Self-driving robot cars will be coming soon to the streets of American cities. Exactly when is uncertain. But Sacramento city transportation officials are taking steps now to be ready when the revolution rolls in.
Sacramento will be among 16 select cites meeting next month to discuss ways to harness new technologies, including autonomous vehicles, as part of a new national study effort called the Smart Cities Collaborative.
“We definitely see the future of autonomous vehicles and want to wrap our arms around it and make sure it is safe and equitable for the city of Sacramento,” city planner Fedolia Harris said. “We want to be at the table. We want to contribute to early discussions. What are the big issues? How does it affect economic development?”
Harris is one of several local officials who rode in a Google driverless car along with Google engineers on Interstate 5 between Richards Boulevard and North Natomas during a demonstration last year, and said he came away a bit “freaked out,” but impressed with how well the car did in traffic and how far self-driving vehicle technology has come.
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Sacramento city officials made a pitch earlier this year to the federal Department of Transportation for a major grant to allow them to run a pilot program using self-driving shuttle vehicles to pick people up and take them to Sacramento Regional Transit light-rail stations. Sacramento did not win the grant. Columbus, Ohio, did with a similar proposal that included using autonomous cars as shuttles.
But the city’s bid caught the attention of Transportation 4 America, a group of businesses, nonprofit groups and local elected leaders, and Sidewalk Labs, a Google sister company that seeks to use technology to solve urban problems.
Those two entities are sponsoring the Smart Cities Collaborative, which will bring 16 cities together in November to look into ways to test cutting-edge technology to make urban transportation more efficient, including how autonomous vehicles can be used to enhance public transit, reduce congestion, and provide equitable, affordable mobility for various income groups.
Other cities include Austin, Texas; Denver; Boston; Chattanooga, Tenn.; Los Angeles; Nashville, Tenn.; Portland, Ore.; and San Jose. The 16 were among more than 70 cities that had competed for the federal grant ultimately won by Columbus. Transportation For America spokesman Russ Brooks said his organization worked with Sacramento and other cities on their proposals for that DOT grant and were impressed with how eager the cities were to understand and take advantage of new technology to reduce congestion. They decided to set up the collaborative to give those cities a platform for exploring and sharing.
Sacramento officials noted the city is well positioned to be a leader in testing and supporting technological improvements for traffic because it is home to the California Legislature. “If we (put) demonstration projects in the ground, it is a way for legislators to see it up close and personal,” Harris said.
Sacramento’s initial proposal earlier this year involved using lower-speed autonomous vehicles, each capable of carrying a handful of people, as shuttles between neighborhoods and a handful of light-rail stations. Users could summon the vehicles via smartphone app. Studies show that most people are willing to walk up to a half mile to get to a light-rail or bus stop. But in Sacramento’s low-density, suburban communities, most potential light-rail riders live farther than a half mile from a station.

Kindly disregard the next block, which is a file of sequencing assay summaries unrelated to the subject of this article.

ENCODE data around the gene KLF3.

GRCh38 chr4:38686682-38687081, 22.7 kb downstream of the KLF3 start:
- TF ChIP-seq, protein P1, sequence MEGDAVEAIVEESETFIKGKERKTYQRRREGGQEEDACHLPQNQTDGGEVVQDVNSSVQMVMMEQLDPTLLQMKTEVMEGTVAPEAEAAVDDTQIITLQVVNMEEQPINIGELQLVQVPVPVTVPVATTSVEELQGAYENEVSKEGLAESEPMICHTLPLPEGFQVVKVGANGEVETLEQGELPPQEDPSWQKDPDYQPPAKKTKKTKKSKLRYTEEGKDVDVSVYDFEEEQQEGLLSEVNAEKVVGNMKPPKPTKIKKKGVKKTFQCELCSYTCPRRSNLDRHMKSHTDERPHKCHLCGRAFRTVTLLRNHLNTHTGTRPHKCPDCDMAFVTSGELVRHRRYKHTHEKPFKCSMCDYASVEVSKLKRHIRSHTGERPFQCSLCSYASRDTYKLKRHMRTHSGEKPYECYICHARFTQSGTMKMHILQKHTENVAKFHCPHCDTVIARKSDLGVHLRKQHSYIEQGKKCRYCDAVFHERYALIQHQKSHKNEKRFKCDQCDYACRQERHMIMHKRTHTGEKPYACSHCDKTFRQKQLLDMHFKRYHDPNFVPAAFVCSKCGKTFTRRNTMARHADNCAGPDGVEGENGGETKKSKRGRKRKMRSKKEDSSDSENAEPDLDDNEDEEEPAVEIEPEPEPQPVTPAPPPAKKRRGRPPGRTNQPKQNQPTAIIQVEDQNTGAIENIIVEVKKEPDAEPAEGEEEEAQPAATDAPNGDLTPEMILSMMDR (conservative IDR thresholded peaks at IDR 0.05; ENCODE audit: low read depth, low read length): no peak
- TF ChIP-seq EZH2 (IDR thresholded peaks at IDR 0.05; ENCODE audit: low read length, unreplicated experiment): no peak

“Some folks may be a little weirded out by a vehicle with no driver in it,” said city traffic official Ryan Moore at the time, but “we think this is a way to get more of our residents onto light rail, to reduce traffic congestion and drive down greenhouse gas emissions.”
Although Sacramento officials say they are eager to participate in the collaborative, they do not have funds to launch a significant test project using self-driving vehicles. Harris said he hopes the Smart Cities effort will lead to government grants, and that private industry, such as autonomous vehicle research companies, would agree to public-private partnerships.
Testing of self-driving vehicles has ramped up in the last few years. Google, Uber, Tesla, and a handful of international and domestic car manufacturers are developing and testing prototypes. Uber recently began testing a few “robo taxis” in commercial use on Pittsburgh city streets. Those vehicles still have researchers in them who can take control of the wheel at any point.
The most advanced self-driving cars are equipped with detailed mapping systems, lasers and cameras that allow them to find their way along city streets on their own. However, Sacramento’s Harris said the city hopes to learn more during the Smart Cities Collaborative on ways it can add smart traffic signals to the local streetscape. Those signals would be able to tell an approaching anonymous car what the red-green light sequence is, so the car doesn’t have to rely on its camera to see the signal. It can also report to the car’s computer on the traffic status on surrounding blocks.
As well, city officials said they are interested, at some point, in installing wireless smart controllers in traffic signals to make intersection signaling more responsive to real-time traffic flows on a constant basis throughout the day.
Speaking in Sacramento earlier this year, federal Transportation Secretary Anthony Foxx said the Obama administration wants to promote autonomous vehicle technology.
“This challenge is really starting to push communities to really think about the future and their role in it, and the role of big data and innovation in how they advance into the future,” Foxx said.